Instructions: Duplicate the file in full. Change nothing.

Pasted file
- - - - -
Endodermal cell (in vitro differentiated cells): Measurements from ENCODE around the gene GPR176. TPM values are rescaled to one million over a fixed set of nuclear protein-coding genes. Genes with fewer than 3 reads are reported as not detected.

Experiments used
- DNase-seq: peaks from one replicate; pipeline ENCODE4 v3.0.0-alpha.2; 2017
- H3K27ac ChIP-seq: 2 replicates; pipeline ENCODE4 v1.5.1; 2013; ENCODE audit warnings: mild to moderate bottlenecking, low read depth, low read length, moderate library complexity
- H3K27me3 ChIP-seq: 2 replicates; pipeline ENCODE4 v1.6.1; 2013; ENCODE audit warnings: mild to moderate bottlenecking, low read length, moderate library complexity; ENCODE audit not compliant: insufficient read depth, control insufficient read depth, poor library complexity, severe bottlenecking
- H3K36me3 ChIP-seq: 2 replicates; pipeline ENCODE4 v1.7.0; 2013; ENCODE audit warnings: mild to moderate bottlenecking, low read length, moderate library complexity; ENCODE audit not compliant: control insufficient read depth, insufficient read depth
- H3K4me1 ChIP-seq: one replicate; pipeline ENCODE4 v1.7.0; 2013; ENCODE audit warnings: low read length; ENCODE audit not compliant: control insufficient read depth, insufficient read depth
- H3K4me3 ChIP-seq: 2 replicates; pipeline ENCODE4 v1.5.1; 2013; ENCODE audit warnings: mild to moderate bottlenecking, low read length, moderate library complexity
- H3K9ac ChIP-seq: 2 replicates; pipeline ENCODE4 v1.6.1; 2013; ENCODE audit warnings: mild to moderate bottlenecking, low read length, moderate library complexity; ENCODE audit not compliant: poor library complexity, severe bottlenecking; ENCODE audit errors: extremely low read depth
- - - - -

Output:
Endodermal cell (in vitro differentiated cells): Measurements from ENCODE around the gene GPR176. TPM values are rescaled to one million over a fixed set of nuclear protein-coding genes. Genes with fewer than 3 reads are reported as not detected.

Experiments used
- DNase-seq: peaks from one replicate; pipeline ENCODE4 v3.0.0-alpha.2; 2017
- H3K27ac ChIP-seq: 2 replicates; pipeline ENCODE4 v1.5.1; 2013; ENCODE audit warnings: mild to moderate bottlenecking, low read depth, low read length, moderate library complexity
- H3K27me3 ChIP-seq: 2 replicates; pipeline ENCODE4 v1.6.1; 2013; ENCODE audit warnings: mild to moderate bottlenecking, low read length, moderate library complexity; ENCODE audit not compliant: insufficient read depth, control insufficient read depth, poor library complexity, severe bottlenecking
- H3K36me3 ChIP-seq: 2 replicates; pipeline ENCODE4 v1.7.0; 2013; ENCODE audit warnings: mild to moderate bottlenecking, low read length, moderate library complexity; ENCODE audit not compliant: control insufficient read depth, insufficient read depth
- H3K4me1 ChIP-seq: one replicate; pipeline ENCODE4 v1.7.0; 2013; ENCODE audit warnings: low read length; ENCODE audit not compliant: control insufficient read depth, insufficient read depth
- H3K4me3 ChIP-seq: 2 replicates; pipeline ENCODE4 v1.5.1; 2013; ENCODE audit warnings: mild to moderate bottlenecking, low read length, moderate library complexity
- H3K9ac ChIP-seq: 2 replicates; pipeline ENCODE4 v1.6.1; 2013; ENCODE audit warnings: mild to moderate bottlenecking, low read length, moderate library complexity; ENCODE audit not compliant: poor library complexity, severe bottlenecking; ENCODE audit errors: extremely low read depth